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Ophthalmology. 1999 Jan;106(1):42-8.

Intraoperative clinical practice and risk of early complications after cataract extraction in the United States, Canada, Denmark, and Spain.

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  • 1Institute of Public Health, Faculty of Health Science, University of Copenhagen, Denmark.

Abstract

OBJECTIVE:

To examine variation in intraoperative clinical practice and rates of adverse events after cataract surgery across four different healthcare systems.

DESIGN:

Multicenter cohort study.

PARTICIPANTS:

Patients were recruited from ophthalmic clinics in the United States (n = 75); in the Province of Manitoba, Canada (n = 12); in Denmark (n = 17); and the City of Barcelona, Spain (n = 10). In all, 1420 patients undergoing first eye cataract surgery were enrolled, with preoperative, perioperative, and postoperative clinical data collected on 1344 patients (95%).

MAIN OUTCOME MEASURES:

Occurrence of 23 specified intraoperative and early postoperative adverse events was measured. Four-month postoperative visual acuity outcome also was measured.

RESULTS:

Phacoemulsification was performed in two thirds of the extractions in the United States and Manitoba, in one third in Denmark, and in 3% in Barcelona (P < 0.001). More than 96% of extractions in North America and Denmark were performed with the patient under local anesthesia, whereas general anesthesia was used for 38% of extractions in Barcelona (P < 0.001). Rates of intraoperative adverse events were 11% to 12.8% in Manitoba, Denmark, and Barcelona and significantly lower in the United States (6%), mainly because of a lower rate of capsular rupture (P < 0.01). Significantly higher rates of early postoperative events were seen in the United States (18.8%) and Manitoba (20.4%) compared to Denmark (7.9%) and Barcelona (5%) (P < 0.001). The differences among sites in rates of events could not be explained by differences in recorded patient characteristics or surgical techniques. The occurrence of perioperative events was significantly associated with a worse 4-month visual outcome.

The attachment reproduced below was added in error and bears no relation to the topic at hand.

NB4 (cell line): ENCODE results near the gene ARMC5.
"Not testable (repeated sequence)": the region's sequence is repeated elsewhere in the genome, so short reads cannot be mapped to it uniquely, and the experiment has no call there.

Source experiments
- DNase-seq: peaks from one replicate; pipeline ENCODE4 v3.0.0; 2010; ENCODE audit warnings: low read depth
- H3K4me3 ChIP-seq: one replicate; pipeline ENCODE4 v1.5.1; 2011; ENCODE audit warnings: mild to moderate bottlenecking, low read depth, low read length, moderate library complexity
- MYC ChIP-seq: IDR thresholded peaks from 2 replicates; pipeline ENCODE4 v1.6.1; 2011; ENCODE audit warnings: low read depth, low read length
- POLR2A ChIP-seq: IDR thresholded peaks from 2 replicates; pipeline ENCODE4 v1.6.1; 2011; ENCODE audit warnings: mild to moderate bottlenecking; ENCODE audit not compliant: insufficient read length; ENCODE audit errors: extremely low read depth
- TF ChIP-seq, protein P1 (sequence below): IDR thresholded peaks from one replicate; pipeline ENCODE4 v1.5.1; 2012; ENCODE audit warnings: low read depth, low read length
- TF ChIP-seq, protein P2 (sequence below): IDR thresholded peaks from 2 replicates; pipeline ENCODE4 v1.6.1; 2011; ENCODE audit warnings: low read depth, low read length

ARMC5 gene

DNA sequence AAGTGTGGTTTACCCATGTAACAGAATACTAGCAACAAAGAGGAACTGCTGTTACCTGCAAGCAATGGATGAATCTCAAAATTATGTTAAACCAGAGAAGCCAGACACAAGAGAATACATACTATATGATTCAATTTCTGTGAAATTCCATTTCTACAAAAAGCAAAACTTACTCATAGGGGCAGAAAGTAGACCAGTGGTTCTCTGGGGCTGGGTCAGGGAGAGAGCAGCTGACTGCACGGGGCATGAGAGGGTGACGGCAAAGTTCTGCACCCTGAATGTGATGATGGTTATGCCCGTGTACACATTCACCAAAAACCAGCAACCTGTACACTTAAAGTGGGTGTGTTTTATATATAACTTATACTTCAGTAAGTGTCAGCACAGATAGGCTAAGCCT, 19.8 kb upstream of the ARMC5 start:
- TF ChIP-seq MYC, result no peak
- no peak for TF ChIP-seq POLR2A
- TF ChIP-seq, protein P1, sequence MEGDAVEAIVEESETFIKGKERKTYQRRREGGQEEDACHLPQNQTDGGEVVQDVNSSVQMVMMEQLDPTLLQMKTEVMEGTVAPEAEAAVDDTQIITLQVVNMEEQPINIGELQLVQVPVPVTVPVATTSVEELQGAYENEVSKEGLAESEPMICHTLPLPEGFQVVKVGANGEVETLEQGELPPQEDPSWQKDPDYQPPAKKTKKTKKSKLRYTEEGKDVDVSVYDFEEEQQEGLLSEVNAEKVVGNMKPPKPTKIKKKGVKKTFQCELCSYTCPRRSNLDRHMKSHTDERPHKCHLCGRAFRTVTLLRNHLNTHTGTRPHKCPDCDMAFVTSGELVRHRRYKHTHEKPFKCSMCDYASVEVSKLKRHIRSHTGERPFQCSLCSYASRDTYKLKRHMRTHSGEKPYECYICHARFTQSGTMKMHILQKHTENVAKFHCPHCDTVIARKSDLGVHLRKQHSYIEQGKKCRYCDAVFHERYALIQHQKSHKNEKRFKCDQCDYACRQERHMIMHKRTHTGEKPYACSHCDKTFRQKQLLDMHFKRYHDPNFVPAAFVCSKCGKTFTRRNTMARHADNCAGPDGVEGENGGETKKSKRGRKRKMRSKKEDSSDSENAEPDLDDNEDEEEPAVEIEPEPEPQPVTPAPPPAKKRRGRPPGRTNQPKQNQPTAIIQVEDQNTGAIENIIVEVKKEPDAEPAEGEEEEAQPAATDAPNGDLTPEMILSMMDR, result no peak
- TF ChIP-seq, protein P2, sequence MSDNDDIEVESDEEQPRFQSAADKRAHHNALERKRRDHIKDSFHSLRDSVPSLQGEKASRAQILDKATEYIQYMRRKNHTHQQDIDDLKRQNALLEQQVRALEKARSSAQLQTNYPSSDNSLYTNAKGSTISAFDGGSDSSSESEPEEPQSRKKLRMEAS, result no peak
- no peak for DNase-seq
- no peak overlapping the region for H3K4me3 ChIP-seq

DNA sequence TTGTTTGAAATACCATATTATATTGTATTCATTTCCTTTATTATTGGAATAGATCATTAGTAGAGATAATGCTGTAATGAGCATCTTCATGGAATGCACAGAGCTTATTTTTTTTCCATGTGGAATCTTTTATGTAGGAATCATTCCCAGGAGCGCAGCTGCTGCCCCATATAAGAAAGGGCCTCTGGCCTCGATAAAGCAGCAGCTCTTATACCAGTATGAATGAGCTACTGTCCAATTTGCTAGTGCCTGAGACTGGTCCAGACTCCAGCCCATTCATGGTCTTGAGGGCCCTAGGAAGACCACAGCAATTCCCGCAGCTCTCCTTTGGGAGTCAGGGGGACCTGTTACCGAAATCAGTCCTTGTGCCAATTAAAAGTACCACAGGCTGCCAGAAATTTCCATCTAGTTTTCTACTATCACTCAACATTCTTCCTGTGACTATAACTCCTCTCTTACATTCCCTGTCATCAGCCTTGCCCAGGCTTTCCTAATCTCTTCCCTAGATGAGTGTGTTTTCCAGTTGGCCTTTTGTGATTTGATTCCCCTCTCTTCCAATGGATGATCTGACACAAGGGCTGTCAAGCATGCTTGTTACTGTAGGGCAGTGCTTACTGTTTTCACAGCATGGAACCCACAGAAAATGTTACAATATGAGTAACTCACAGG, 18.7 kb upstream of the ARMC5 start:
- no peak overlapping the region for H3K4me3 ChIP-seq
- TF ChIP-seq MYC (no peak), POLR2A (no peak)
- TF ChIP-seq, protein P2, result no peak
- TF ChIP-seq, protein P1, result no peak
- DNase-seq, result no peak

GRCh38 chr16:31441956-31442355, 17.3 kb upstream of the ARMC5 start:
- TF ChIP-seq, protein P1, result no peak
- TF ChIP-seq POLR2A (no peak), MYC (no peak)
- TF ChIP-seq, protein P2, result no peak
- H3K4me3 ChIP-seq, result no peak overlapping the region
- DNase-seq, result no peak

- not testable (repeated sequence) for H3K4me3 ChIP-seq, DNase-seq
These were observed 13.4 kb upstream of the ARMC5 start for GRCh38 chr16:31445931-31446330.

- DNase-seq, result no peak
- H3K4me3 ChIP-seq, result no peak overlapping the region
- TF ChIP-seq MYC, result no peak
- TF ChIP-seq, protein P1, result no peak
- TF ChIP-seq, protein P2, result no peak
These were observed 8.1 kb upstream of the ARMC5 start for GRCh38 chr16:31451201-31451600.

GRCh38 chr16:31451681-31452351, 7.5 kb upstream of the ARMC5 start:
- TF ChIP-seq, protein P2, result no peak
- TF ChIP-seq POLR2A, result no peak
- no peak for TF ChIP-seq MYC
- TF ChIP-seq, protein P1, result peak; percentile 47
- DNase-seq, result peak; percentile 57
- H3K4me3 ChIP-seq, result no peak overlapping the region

CONCLUSION:

The observed variation in clinical practice might represent a general trend of a slower diffusion of new medical technology in Europe compared with that of North America. Rates of intraoperative and early postoperative events varied significantly across sites.

PMID:
9917779
[PubMed - indexed for MEDLINE]
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